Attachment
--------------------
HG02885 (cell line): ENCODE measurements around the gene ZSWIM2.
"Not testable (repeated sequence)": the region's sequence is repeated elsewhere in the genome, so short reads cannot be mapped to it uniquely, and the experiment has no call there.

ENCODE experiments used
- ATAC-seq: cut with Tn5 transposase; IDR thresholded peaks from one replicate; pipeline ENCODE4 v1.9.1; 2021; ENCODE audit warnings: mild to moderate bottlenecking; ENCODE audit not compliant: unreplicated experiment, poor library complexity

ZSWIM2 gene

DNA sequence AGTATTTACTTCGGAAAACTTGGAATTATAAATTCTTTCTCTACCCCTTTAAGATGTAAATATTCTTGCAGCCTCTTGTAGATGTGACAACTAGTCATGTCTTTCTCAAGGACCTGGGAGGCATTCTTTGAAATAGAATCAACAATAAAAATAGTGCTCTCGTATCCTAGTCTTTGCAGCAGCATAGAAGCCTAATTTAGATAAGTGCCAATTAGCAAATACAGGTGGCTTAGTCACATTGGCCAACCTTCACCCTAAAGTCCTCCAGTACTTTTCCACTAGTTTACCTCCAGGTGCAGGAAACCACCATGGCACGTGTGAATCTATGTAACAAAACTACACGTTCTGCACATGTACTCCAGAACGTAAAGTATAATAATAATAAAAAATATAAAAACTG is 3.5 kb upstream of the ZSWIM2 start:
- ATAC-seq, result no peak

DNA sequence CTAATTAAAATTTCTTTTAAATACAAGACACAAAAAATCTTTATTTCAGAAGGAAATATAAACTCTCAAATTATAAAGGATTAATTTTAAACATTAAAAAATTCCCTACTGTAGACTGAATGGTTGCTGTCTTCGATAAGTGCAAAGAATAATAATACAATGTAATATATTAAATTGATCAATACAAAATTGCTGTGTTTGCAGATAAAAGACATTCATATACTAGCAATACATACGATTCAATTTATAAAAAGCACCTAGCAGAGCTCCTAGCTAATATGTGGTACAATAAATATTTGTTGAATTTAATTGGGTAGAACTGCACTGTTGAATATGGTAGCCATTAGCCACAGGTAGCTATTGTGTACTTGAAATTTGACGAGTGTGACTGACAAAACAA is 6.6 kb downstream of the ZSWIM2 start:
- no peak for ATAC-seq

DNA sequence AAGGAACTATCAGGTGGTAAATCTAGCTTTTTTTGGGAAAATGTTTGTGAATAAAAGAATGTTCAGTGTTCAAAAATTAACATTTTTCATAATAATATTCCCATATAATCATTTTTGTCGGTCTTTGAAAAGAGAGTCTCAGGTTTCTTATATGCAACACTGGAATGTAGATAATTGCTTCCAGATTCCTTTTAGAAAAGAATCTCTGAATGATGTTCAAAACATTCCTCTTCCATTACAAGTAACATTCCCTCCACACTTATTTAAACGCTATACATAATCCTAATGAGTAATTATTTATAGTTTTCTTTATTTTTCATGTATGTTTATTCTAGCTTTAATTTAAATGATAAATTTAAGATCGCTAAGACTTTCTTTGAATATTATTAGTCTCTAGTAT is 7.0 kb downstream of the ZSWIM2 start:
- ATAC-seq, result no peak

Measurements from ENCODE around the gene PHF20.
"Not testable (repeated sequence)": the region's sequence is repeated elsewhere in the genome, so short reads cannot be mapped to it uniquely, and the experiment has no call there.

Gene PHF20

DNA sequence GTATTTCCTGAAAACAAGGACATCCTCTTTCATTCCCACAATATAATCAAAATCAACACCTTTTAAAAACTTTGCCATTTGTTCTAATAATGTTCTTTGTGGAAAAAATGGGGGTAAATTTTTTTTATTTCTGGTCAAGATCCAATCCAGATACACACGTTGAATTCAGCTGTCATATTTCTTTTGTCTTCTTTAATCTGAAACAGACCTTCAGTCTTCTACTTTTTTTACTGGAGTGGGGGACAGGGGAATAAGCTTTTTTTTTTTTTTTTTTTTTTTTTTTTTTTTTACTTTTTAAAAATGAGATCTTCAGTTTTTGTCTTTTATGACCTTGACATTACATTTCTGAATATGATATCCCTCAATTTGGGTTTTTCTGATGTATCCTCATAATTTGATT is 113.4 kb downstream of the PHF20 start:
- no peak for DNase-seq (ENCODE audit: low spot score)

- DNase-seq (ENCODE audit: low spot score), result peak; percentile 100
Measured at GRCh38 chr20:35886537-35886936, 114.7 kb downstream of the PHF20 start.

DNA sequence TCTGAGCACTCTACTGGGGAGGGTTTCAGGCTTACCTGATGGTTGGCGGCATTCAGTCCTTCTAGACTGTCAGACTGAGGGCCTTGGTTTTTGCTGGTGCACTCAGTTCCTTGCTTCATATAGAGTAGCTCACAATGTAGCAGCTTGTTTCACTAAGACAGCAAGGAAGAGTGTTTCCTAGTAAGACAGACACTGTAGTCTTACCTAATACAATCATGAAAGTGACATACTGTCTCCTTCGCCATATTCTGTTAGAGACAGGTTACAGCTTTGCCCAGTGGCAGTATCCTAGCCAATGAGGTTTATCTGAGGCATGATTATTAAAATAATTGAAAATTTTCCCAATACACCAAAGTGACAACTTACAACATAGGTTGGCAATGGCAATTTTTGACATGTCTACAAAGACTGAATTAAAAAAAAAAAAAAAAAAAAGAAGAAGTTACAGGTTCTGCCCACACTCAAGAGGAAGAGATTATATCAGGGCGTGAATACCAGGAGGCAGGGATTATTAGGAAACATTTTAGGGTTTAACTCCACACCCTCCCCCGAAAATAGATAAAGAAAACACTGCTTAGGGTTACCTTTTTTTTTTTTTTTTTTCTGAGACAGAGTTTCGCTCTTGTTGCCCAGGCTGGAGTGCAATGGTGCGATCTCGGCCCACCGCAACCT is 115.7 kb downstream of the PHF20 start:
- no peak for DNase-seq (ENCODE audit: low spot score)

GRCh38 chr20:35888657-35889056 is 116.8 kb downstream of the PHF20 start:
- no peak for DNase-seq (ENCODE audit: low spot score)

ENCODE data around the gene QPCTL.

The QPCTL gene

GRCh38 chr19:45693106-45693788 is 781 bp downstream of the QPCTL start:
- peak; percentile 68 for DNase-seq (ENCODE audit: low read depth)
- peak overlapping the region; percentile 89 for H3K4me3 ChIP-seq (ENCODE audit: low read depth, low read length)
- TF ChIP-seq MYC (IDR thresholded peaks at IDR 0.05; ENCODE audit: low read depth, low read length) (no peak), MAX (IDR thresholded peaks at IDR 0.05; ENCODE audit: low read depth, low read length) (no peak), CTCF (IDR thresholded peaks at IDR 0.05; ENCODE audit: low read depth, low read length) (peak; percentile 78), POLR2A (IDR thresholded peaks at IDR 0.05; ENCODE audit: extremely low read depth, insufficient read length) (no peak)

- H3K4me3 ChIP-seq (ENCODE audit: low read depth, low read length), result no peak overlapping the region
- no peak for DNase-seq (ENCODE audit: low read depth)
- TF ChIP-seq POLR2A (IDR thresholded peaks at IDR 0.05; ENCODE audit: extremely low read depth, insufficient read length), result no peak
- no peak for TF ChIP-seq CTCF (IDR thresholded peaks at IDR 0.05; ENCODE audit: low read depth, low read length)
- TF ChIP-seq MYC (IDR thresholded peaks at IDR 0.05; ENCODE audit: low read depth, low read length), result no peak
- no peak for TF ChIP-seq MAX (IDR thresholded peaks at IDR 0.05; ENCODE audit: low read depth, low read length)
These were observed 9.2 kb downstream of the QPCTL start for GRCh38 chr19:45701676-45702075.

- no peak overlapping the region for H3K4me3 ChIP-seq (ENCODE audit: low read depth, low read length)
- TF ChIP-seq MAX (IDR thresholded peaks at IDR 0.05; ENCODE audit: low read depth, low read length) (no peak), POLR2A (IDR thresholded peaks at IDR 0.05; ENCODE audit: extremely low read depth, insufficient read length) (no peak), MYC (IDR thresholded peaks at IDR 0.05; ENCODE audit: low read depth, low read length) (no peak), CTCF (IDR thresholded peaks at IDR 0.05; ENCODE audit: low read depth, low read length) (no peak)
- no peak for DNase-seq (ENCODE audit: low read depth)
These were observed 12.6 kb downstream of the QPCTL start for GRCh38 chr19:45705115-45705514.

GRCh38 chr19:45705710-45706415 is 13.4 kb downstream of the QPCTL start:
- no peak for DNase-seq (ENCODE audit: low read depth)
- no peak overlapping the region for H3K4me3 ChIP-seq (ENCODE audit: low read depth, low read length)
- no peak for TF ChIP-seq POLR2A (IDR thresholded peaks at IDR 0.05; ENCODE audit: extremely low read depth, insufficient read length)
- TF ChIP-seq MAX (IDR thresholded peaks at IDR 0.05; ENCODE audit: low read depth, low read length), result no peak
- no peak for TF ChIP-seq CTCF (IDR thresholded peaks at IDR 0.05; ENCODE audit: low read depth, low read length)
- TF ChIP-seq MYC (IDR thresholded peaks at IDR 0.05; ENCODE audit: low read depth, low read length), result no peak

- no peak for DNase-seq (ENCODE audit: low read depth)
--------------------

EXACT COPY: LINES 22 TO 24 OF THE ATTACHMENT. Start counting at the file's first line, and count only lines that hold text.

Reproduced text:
- no peak for DNase-seq (ENCODE audit: low spot score)

ENCODE data around the gene QPCTL.

The QPCTL gene